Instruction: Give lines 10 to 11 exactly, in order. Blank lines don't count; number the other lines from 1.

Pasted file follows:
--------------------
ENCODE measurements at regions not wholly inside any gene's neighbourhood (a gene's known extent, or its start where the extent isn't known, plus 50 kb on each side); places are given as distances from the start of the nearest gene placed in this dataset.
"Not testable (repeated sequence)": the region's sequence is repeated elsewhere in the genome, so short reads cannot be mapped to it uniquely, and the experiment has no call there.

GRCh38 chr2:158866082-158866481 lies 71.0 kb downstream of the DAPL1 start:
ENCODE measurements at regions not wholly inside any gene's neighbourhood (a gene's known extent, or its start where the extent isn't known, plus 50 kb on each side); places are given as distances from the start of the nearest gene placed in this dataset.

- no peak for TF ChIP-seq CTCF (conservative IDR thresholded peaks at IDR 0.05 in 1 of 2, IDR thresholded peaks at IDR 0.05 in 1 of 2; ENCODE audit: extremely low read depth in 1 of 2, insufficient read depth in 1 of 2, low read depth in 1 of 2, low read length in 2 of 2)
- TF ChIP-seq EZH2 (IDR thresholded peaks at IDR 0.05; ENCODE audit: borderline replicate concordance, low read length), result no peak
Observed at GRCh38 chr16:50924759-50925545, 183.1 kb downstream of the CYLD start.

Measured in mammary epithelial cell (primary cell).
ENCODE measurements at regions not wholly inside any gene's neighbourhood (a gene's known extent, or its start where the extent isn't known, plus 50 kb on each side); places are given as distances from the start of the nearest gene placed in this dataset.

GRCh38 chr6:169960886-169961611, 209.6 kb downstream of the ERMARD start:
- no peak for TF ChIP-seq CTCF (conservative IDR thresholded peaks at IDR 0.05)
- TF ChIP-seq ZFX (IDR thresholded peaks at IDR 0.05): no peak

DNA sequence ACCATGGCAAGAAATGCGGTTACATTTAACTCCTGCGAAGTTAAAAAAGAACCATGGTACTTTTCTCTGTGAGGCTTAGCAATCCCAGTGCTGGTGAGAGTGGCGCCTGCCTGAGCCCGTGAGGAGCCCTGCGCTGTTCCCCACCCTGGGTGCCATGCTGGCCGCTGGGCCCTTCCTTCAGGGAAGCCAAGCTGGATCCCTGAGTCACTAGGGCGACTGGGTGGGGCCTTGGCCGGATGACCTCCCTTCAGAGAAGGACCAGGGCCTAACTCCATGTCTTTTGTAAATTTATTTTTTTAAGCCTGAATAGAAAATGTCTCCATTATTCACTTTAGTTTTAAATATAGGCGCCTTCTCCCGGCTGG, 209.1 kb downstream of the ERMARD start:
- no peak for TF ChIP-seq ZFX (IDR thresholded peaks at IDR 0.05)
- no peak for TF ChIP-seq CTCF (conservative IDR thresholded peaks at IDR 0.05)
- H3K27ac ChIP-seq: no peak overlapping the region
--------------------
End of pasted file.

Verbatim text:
GRCh38 chr6:169960886-169961611, 209.6 kb downstream of the ERMARD start:
- no peak for TF ChIP-seq CTCF (conservative IDR thresholded peaks at IDR 0.05)